Be Excellent to Each Other and Party on Dudes

The estimated reading time for this post is 1 minutes

imgres“Be excellent to each other, and party on dudes.” These words from the epic Bill and Ted’s Excellent Adventure have revolutionized my life. To me, this just reminds me to relax and to encourage others to do the same. Our colleagues need to struggle; let them know that struggle is okay. So tech is a thing, and knowing it and understanding it helps me on the job. Also, sometimes the job provides me the opportunity to help others with tech. More and more, I’m encountering teachers who recognize a need to learn how to adapt to the rapid progression of technology. I love this realization, and I want to help. But, I always reflect on my own process, and I value my own learning process, which requires struggle and determination. So I constantly fight not to compromise their struggle by giving step-by-step directions (which will most likely be outdated in a little under two months). Rather, I must be determined to let them struggle, so that they may gain the determination necessary to solve issues. Speaking of tech in general, I’m convinced that most tech issues can be resolved by persistence in the application of potentially logical solutions. Encourage this! Preach this. T-shirt this. Tweet this. Pretend you said this first. Then, with open arms, be willing to help after they have not succeeded. Reward them in their efforts by mentoring them through the issue; then, empower them by letting them know that they are now equipped to help someone else through such an issue. So, I have no idea how any of what’s written here actually related to Bill and Ted, but I celebrate the failure of the title and opening of this post.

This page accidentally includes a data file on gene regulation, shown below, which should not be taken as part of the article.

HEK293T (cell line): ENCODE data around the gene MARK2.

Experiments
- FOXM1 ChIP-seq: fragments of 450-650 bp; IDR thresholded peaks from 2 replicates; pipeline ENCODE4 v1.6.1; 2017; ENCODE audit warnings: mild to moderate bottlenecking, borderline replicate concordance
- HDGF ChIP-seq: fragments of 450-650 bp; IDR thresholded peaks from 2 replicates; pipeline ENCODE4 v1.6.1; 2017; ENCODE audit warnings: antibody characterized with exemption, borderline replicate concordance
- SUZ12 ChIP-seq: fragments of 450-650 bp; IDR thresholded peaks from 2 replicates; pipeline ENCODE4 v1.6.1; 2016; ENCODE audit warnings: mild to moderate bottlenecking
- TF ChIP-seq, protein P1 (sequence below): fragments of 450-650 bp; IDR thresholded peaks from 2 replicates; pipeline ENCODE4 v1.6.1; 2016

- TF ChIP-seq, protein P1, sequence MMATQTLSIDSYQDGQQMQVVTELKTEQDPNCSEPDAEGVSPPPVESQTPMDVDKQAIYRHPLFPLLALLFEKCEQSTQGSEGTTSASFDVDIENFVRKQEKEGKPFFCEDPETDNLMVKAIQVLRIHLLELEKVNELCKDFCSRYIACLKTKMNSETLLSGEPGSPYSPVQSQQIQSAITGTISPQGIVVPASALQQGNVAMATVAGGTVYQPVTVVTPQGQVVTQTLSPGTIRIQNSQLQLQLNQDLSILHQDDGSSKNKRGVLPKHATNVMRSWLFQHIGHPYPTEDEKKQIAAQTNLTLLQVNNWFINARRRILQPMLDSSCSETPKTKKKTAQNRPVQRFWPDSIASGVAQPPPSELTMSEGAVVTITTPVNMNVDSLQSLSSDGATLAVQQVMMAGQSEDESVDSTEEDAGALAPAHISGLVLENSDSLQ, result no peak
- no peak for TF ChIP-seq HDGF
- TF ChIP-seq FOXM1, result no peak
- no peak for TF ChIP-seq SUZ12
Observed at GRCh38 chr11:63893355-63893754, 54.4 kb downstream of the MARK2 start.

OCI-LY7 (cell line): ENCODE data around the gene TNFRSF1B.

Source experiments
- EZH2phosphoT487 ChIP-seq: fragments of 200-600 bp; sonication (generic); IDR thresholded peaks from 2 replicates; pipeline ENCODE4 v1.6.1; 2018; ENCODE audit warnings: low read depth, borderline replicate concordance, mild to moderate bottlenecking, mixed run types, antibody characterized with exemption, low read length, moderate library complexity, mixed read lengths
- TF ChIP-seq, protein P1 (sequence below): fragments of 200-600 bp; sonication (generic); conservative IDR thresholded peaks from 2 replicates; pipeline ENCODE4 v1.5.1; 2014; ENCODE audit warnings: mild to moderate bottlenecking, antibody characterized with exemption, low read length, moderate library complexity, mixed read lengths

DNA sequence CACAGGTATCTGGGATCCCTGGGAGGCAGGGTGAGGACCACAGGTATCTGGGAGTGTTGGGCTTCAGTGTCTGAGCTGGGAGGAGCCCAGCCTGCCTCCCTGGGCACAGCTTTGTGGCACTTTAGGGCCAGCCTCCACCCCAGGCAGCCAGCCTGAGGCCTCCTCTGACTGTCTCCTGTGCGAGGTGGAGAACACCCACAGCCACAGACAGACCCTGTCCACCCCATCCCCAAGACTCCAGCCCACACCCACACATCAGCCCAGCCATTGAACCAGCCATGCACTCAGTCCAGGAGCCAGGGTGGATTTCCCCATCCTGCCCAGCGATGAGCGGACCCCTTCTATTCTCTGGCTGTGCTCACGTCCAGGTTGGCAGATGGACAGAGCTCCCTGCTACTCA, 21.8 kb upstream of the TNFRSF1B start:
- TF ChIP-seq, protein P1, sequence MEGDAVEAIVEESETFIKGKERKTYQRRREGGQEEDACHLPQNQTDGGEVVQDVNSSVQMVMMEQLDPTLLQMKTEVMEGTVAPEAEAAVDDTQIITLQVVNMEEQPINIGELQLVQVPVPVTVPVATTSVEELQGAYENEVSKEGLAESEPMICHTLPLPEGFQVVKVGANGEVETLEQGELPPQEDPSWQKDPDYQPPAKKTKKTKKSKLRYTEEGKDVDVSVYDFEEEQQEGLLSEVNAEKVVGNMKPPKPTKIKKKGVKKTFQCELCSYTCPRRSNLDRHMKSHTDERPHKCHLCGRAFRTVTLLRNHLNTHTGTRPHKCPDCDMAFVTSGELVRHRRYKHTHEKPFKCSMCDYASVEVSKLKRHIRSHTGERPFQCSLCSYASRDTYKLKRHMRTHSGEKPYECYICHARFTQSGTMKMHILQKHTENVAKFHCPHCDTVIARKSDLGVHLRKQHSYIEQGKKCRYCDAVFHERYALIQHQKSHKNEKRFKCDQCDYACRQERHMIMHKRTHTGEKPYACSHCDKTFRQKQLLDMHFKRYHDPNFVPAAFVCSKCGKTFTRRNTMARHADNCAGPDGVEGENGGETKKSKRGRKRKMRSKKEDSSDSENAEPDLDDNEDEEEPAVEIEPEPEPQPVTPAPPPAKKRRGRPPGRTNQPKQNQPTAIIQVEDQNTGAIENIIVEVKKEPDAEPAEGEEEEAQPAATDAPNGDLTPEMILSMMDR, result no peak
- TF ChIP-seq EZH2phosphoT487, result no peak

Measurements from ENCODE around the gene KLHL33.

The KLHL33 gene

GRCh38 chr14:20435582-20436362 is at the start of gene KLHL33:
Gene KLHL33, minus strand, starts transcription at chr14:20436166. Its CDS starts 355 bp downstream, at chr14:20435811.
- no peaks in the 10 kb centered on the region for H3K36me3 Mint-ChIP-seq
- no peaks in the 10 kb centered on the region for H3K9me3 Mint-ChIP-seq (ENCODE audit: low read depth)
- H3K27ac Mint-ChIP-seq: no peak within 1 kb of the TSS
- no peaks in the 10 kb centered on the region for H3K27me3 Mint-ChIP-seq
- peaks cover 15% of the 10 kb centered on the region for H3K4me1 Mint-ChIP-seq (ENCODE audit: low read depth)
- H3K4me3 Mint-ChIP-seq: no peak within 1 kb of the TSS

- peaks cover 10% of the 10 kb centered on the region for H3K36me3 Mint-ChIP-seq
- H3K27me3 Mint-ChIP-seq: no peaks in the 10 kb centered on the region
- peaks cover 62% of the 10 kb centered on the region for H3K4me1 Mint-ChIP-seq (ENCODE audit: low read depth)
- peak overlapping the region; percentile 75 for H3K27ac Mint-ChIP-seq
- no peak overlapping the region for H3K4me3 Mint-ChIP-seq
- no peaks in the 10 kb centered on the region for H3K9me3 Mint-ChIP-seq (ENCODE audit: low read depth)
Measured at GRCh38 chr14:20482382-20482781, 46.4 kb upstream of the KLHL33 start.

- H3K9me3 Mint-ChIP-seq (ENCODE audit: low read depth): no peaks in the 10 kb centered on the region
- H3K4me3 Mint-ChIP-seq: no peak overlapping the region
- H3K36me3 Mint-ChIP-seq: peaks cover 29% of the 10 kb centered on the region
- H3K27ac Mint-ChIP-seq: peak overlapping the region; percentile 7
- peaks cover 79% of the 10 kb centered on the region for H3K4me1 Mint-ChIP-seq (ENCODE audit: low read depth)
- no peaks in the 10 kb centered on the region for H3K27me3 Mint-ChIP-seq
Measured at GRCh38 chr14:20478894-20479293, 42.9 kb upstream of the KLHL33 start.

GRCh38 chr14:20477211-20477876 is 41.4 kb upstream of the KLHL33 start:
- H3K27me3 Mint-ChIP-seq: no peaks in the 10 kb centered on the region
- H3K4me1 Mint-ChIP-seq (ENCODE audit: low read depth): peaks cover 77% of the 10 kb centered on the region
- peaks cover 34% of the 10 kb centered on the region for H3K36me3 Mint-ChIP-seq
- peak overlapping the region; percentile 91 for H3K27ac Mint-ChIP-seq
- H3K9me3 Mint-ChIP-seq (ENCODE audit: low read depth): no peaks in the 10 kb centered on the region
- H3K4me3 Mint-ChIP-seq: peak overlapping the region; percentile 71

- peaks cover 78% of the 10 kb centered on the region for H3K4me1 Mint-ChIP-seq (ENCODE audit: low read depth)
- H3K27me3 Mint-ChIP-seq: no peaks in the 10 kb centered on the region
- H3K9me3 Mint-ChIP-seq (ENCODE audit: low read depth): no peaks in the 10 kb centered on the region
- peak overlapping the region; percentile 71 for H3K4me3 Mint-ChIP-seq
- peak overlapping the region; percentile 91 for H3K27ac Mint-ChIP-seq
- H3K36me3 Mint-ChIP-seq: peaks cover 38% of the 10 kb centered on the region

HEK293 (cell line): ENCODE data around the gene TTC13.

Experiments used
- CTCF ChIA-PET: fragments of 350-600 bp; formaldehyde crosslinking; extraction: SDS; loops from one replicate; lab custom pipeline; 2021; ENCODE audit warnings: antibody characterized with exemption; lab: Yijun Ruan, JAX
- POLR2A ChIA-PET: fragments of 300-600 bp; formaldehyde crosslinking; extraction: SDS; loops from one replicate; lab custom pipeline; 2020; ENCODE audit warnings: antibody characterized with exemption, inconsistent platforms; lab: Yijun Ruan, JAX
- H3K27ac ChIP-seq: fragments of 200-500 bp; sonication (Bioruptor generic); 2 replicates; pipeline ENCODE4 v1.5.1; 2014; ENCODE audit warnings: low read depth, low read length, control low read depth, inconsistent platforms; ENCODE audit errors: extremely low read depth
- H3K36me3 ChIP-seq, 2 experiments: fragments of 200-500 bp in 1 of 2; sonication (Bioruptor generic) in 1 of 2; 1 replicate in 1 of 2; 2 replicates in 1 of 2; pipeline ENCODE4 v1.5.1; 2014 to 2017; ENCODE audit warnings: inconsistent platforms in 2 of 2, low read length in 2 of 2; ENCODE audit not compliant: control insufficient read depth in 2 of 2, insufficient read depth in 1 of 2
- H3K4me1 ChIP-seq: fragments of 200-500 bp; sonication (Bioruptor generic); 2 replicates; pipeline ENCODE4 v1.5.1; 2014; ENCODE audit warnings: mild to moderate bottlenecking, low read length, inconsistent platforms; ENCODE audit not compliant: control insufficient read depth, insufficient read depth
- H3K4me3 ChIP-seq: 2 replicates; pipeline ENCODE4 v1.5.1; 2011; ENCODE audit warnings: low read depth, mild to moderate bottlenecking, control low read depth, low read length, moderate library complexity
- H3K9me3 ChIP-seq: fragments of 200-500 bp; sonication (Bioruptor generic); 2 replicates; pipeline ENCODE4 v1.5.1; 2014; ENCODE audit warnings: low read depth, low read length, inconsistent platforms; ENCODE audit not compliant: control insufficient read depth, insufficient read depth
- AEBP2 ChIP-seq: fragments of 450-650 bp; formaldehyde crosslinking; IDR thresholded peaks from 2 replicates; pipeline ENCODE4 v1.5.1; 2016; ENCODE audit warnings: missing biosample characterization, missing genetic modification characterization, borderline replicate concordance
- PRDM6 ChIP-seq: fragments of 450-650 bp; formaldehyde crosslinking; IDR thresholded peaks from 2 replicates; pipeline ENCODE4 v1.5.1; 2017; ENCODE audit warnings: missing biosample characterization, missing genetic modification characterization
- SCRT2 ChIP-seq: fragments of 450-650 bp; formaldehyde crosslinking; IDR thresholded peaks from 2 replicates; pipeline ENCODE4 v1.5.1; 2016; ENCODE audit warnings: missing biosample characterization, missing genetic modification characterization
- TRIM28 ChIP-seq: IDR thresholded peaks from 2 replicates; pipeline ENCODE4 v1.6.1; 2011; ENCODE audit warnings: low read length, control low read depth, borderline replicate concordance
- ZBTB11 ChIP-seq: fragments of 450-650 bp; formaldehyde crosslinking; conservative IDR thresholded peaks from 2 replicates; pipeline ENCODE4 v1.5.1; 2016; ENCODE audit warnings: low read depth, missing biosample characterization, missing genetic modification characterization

The following two tabs change content below.
Bryan Davis

Bryan Davis

Bryan Davis

Latest posts by Bryan Davis (see all)

One thought on “Be Excellent to Each Other and Party on Dudes

  • Wes Kriesel
    August 24, 2016 at 5:17 am

    I’m reminded of our discussion of the upcoming classroom visit during which we hope to hear and capture students talking and struggling through how to make sense of material that is unfamiliar to them. That’s the win for us – authentic struggle. Good point that we should look for and value this in adults.


Leave a Reply

Your email address will not be published. Required fields are marked *

Pin It on Pinterest

Share This

Get updates from our team!

Join our mailing list to receive the latest news and updates from our team.

You have Successfully Subscribed!